It can walk, squat, kneel, and even do push-ups.
Today, the company is unveiling footage of the robot's latest capabilities. It's stunning.
The humanoid, which will certainly be compared to the Terminator Series 800 model, can perform various movements and maintain its balance much like a real person.
Boston Dynamics is building PETMAN, short for Protection Ensemble Test Mannequin, for the U.S. Army, which plans to use the robot to test chemical suits and other protective gear used by troops. It has to be capable of moving just like a soldier—walking, running, bending, reaching, army crawling—to test the suit's durability in a full range of motion.
Marc Raibert, the founder and president of Boston Dynamics, tells me that the biggest challenge was to engineer the robot, which uses a hydraulic actuation system, to have the approximate size of a person. "There was a great deal of mechanical design we had to do to get everything to fit," he says.
PETMAN was one of the robots that most impressed attendees of the IEEE International Conference on Intelligent Robots and Systems in San Francisco last month. At the event, Raibert showed a video that made the audience gasp. Unfortunately the clip wasn't ready for public release and we couldn't post it here. Now it's out:
Led by Dr. Robert Playter, Boston Dynamics' VP of engineering, development of PETMAN got its start with a $26.3 million Army program. Two years ago, the company, based in Waltham, Mass., first demonstrated PETMAN's legs by putting them to walk on a treadmill. This year, the company showed that the robot legs can run at up to 7 kilometers per hour (about 4.4 miles per hour) and announced it had completed a prototype of the body.
But until now, the extent of PETMAN's full capabilities was a mystery.
Raibert says the humanoid and its behavior are still under development. "We plan to deliver the robot to the Army next year."
According to the Army requirements, the robot has to have about the same weight and dimensions of a 50th percentile male (the size of a standard crash-test dummy), or a mass of 80 kilograms (about 180 pounds) and height of about 1.75 meters (nearly 6 feet). PETMAN also has to simulate respiration, sweating, and changes in skin temperature based on the amount of physical exertion. Boston Dynamics used motion-capture systems to study the movements of humans as they performed a variety of exercises.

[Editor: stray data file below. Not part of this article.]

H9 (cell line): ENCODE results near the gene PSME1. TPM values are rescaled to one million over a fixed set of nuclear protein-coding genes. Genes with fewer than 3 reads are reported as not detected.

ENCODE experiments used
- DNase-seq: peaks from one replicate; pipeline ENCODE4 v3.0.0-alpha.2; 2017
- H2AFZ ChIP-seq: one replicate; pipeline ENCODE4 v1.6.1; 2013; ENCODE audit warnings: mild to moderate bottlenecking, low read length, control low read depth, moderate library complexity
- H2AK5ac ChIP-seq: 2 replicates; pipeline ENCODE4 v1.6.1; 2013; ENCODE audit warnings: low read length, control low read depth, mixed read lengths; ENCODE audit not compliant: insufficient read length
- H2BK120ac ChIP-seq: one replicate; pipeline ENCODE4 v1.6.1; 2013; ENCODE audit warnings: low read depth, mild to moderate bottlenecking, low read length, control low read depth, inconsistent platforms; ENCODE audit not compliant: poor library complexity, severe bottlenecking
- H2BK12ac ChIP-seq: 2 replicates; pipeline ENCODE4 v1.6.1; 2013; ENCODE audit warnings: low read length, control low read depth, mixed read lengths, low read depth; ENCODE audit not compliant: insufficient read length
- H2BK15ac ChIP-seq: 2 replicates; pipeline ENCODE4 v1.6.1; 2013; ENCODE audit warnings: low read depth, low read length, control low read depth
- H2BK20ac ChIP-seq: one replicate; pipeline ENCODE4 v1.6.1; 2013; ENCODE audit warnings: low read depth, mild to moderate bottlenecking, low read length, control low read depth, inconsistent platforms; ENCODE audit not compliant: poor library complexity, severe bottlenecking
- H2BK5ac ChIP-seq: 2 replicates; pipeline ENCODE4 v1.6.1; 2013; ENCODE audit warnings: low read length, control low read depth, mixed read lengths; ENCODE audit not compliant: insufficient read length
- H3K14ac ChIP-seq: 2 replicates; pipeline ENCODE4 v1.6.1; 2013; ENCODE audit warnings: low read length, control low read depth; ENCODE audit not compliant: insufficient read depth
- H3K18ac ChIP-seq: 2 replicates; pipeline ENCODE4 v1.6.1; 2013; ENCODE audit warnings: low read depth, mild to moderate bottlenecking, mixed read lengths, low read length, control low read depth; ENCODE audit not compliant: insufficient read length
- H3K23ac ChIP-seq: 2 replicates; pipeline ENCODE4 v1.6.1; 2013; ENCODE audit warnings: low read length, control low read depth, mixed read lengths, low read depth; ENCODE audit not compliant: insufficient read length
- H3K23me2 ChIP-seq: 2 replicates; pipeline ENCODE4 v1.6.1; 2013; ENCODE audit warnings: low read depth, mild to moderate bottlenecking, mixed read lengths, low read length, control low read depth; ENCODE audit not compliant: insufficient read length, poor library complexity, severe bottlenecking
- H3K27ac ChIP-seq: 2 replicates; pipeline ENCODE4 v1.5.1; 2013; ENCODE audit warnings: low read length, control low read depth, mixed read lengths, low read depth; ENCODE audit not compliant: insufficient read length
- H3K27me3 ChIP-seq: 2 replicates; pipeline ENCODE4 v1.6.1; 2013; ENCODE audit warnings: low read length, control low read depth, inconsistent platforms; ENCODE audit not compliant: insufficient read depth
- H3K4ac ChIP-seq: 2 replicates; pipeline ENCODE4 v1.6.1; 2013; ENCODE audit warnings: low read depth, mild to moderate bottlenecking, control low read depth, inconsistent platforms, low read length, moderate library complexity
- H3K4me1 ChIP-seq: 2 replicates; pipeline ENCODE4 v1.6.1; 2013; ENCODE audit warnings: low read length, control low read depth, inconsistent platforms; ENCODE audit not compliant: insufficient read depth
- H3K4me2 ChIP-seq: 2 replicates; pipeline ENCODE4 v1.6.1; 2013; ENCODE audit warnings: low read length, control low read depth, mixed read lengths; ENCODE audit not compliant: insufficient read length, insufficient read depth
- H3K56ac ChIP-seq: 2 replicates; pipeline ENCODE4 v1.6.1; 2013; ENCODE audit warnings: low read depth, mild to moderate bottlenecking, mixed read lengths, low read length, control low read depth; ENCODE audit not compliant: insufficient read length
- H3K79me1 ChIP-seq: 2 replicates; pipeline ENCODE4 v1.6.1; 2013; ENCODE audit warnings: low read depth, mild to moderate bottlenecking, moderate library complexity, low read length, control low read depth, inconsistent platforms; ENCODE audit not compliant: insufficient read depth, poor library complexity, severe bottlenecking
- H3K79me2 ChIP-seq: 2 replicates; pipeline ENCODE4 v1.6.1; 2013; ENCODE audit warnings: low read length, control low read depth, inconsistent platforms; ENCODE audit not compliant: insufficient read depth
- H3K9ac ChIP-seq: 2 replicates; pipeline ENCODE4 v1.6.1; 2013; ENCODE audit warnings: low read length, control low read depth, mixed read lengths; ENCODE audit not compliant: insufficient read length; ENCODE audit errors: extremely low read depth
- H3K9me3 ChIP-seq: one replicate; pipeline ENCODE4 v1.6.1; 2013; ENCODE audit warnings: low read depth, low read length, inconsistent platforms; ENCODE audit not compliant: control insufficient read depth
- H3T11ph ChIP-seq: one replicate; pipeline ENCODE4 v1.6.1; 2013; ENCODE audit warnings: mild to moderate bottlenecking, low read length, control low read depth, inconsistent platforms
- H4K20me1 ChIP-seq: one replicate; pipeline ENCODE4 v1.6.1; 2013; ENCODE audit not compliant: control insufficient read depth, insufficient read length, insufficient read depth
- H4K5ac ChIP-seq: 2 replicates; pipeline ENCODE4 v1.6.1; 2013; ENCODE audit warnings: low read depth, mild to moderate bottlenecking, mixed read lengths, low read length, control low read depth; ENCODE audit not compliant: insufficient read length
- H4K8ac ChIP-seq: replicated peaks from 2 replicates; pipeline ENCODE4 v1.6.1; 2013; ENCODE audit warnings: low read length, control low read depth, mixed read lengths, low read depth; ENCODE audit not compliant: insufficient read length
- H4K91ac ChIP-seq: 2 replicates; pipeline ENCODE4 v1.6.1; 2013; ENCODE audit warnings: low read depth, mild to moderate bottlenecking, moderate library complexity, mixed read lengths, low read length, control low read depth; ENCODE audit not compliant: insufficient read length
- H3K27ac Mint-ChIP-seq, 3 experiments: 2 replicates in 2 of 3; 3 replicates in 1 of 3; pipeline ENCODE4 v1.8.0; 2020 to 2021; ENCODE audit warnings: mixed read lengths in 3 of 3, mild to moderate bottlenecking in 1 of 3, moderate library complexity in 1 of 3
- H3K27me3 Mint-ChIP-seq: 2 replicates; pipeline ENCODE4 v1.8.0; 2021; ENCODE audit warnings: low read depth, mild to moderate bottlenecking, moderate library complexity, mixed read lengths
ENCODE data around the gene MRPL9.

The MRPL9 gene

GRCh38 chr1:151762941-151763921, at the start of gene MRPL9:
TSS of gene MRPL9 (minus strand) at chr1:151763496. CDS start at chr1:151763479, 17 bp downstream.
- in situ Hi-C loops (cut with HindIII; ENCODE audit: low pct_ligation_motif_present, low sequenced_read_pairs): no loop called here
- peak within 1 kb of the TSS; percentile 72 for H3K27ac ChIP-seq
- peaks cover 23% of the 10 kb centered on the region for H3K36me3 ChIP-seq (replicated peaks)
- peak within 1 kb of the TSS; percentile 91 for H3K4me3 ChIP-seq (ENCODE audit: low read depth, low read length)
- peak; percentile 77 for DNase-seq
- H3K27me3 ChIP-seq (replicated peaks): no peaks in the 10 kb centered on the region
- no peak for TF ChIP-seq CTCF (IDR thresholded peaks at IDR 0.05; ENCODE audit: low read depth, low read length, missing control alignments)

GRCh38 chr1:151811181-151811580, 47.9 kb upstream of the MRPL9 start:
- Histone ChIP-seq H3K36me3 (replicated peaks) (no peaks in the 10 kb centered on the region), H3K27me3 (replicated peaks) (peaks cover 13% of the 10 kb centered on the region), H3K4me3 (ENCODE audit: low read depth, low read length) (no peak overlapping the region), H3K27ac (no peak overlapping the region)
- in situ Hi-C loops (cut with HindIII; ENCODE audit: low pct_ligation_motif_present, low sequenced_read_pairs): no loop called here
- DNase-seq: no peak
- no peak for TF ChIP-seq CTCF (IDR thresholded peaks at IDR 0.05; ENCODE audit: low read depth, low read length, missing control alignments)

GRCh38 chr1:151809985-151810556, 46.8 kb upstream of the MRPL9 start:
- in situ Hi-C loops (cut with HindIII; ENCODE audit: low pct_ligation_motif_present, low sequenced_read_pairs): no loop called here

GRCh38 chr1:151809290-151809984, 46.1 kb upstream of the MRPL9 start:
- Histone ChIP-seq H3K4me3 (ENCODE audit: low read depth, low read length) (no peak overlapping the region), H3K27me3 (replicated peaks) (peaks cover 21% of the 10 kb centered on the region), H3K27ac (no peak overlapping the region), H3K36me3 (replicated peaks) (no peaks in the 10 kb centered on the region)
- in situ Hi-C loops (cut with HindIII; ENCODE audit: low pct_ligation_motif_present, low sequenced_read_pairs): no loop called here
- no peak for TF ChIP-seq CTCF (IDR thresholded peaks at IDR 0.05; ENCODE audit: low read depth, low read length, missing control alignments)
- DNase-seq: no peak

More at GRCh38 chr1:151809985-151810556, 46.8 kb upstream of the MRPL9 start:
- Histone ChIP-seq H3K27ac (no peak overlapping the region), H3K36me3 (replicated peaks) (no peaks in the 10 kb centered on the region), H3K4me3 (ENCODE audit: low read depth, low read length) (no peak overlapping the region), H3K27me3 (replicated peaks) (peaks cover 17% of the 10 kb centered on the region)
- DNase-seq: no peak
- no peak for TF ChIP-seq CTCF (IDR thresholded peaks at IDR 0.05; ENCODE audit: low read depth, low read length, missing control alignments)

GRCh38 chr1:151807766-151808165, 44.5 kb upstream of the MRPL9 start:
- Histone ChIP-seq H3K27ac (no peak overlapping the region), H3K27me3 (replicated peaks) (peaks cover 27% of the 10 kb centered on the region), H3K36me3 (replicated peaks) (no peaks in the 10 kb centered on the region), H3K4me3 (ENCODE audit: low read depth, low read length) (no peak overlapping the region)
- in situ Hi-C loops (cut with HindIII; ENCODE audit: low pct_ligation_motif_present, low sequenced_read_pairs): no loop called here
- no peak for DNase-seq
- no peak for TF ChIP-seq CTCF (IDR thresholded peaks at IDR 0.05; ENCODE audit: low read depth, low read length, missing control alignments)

The robot relies on a tether that provides hydraulic power, but its body had to share space with many sensors and other components. Cramming everything together became a big engineering puzzle. And not only the legs had to be strong, Raibert explains, but the upper body too, to allow the robot to crawl and stand up.
And I know some of you are wondering: Will it have a head? "We were a bit late getting the articulated neck mechanism working," he says, "but it is coming along, and a head along with it."
I also asked Raibert if they could eventually use PETMAN or PETMAN-related technologies in other projects. In other words, are we going to see PETMAN used in applications other than the chemical suit tests?
"You bet," he says. "There are all sorts of things robots like PETMAN could be used for. Any place that has been designed for human access, mobility, or manipulation skills. Places like the Fukushima reactors could be accessed by PETMAN-like robots (or AlphaDogs), without requiring any human exposure to hazardous materials. Perhaps firefighting inside of buildings or facilities designed for human access, like on board ships designed for human crews."
This, of course, will mean another big challenge for his team: Transforming the humanoid from a tethered system into a free standing, self-contained robot. Boston Dynamics, however, has already demonstrated its ability to transition to tether-less machines with its BigDog project.
UPDATED: 9:52 a.m.
Images and video: Boston Dynamics
Erico Guizzo is a senior editor at IEEE Spectrum. He has written stories on a wide range of science and technology topics, including Japanese androids, French computer codes, Icelandic video games, American crash-test dummies, and Canadian bacteria. His main area of interest is robotics, and he has written and edited hundreds of articles and videos featuring the latest advances in this field. He is also the cocreator of Spectrum’s critically acclaimed Robots for iPad app. For his robotics coverage, Guizzo has won four Neal Awards and has been a finalist for two National Magazine Awards. An IEEE member, he holds a bachelor’s degree in electrical engineering from the University of São Paulo, in his native Brazil, and a master’s in science writing from MIT.